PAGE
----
Limbus Company

Limbus Company is very weird, and just a bit nuts.

Authors Note: I’ve played more Limbus Company since this writeup, and I’ve realized a few things I said were incorrect. You can read those corrections here. I’m leaving this writeup as is though, in order to preserve my initial understanding and perspective.

It would make sense that after 10 hours of Limbus Company, I would have a strong feeling on whether or not to recommend it. Thing is, I really don’t.

Limbus Company is fascinating. It’s unlike any other RPG I’ve played, and it’s tonally different than any other F2P game I’ve played. But its F2P mechanics, poor tutorials, and awful information display make it a very tough sell.

Side Note: I saw someone mention that you need to be a rocket scientist to understand this game. I asked my friend who worked at NASA to try it, and they completely bounced off it.

Limbus Company is a game from Project Moon, a Korean indie game studio. Project Moon’s other games include Lobotomy Corporation and Library of Ruina.

All three games share the same world and story. I mention this because I will be talking about Limbus Company’s story, and that means general spoilers for the other two games. Sort of.

It’s a bit hard to explain. Much like the rest of Limbus Company!

Story and Art

Limbus Company has a strong visual style. I’ve always really liked 2D images in 3D environments as a design choice, and it’s done very well here. The story is unusual, and tonally a bit wonky.

The 13 incredibly poorly adjusted and mildly sympathetic whackjobs the player has to lead.

For reference, the game opens with the player character cutting off their own head and replacing it with a clock. The individual story arcs run the gamut from “Haha, weird,” to “What the ever loving fuck.”

Notable moments in the first category include a casino run by people in Mariachi outfits who fight with maracas.

Notable moments in the second category include a sympathetic NPC being gutted and worn like a flesh-suit. By a giant apple.

Anyway, game mechanics. Let’s talk about game mechanics.

How Limbus Company Works (I Think)

I want to know who plays this shit on a phone.

I’m going to try to explain how Limbus Company works. If you don’t care, you skip this bit. The extra knowledge is useful for deciding if you’d like the game, but not necessary for me to explain my problems with the game, which I’ll get to in a bit.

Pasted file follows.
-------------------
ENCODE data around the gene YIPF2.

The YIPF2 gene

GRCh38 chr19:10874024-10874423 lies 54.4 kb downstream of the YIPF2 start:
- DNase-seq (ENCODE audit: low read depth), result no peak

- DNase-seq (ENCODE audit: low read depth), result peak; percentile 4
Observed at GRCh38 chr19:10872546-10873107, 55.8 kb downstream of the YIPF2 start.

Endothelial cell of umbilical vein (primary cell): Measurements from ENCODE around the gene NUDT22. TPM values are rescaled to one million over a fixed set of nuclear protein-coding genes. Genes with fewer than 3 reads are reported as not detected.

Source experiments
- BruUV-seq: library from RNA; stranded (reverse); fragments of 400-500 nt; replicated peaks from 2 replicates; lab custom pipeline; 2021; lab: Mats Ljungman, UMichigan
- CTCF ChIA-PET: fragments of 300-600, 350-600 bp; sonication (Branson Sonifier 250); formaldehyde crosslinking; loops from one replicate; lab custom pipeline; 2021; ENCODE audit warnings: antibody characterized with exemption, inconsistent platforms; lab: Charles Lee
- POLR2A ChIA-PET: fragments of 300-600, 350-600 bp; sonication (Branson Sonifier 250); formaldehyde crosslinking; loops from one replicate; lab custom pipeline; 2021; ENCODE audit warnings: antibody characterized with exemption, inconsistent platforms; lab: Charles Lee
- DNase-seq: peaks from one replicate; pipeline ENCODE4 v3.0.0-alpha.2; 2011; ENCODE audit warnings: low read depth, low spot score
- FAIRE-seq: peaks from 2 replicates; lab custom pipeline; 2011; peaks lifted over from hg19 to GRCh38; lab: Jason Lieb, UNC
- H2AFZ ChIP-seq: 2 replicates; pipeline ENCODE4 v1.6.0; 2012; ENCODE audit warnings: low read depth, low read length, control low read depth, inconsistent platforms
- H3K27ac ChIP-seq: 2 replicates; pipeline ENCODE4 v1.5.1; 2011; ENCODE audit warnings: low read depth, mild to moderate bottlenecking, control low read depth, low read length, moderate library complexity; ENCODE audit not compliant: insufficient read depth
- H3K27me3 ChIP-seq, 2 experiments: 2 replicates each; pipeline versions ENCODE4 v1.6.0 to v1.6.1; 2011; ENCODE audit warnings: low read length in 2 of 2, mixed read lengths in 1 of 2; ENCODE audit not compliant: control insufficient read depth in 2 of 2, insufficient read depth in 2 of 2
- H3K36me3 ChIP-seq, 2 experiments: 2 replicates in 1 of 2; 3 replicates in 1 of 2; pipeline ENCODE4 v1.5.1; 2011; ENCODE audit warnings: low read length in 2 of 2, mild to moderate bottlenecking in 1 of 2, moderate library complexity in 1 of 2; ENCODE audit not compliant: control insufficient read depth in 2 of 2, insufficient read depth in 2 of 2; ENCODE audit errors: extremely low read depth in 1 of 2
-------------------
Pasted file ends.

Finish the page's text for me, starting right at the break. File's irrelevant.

Limbus Company is a combat game. The player controls a group of characters (sinners) in fights against enemies and abnormalities. On a given turn, the player chooses from two available cards and builds a chain of cards across the characters they control.

Cards have: Power, Coins, Damage, Attacks, Damage Type, Sin Type, and Count. Power determines who wins Clashes, but only after Clashes are resolved by flipping the Coins. There’s a secondary value that determines the increase to power based on the number of coin flips that land heads during a clash or one-sided attack phase.

Damage is the amount of damage inflicted. I think. Honestly not sure. Attacks are the number of attacks to be inflicted on the use of a card, or that will be used for resolution of Clash during a Clash. However, it’s important to note that Sanity has an impact on Coin flip resolution, increasing or decreasing the rate at which you flip heads. This makes the Coin Flip not actually a coin flip.

Damage Type is the type of damage inflicted. There are three types, which are modified by enemy resistance, but also change if the enemy is staggered or panic based on their sanity. Abnormalities though, don’t have sanity, and cannot be panicked.

Sin type determines resonance and absolute resonance. In addition, resolving an attack of a given sin type grants Sin that can be used to activate Ego.

Count determines how many copies of a card are in a sinners deck.

If this doesn’t make sense to you, good. Because I’ve played 10 hours of this game, and I don’t get it.

Anyway, combat! Combat is against either abnormalities or everyone else. In fights against abnormalities, individual abnormalities and body parts of the abnormality can be targeted, but in general fights, characters pick targets on their own.

Game Modes

Limbus Company has multiple game modes. I’ve only unlocked a few of them, but most are just “do combat, get different resources.” However, there is one mode that’s very different, and that’s the game’s mirror dungeons.

Yes, it’s a simulation run. I’m not wasting energy to get a screenshot.

Mirror Dungeons are semi-randomly generated path of various encounters, similar to a “run” in Slay the Spire or Inscryption. The characters are reset to start at level 10, and after winning a fight, there’s a reward of either a random item in the vein of Slay the Spires artifacts, or the ability to level one of the current party members up.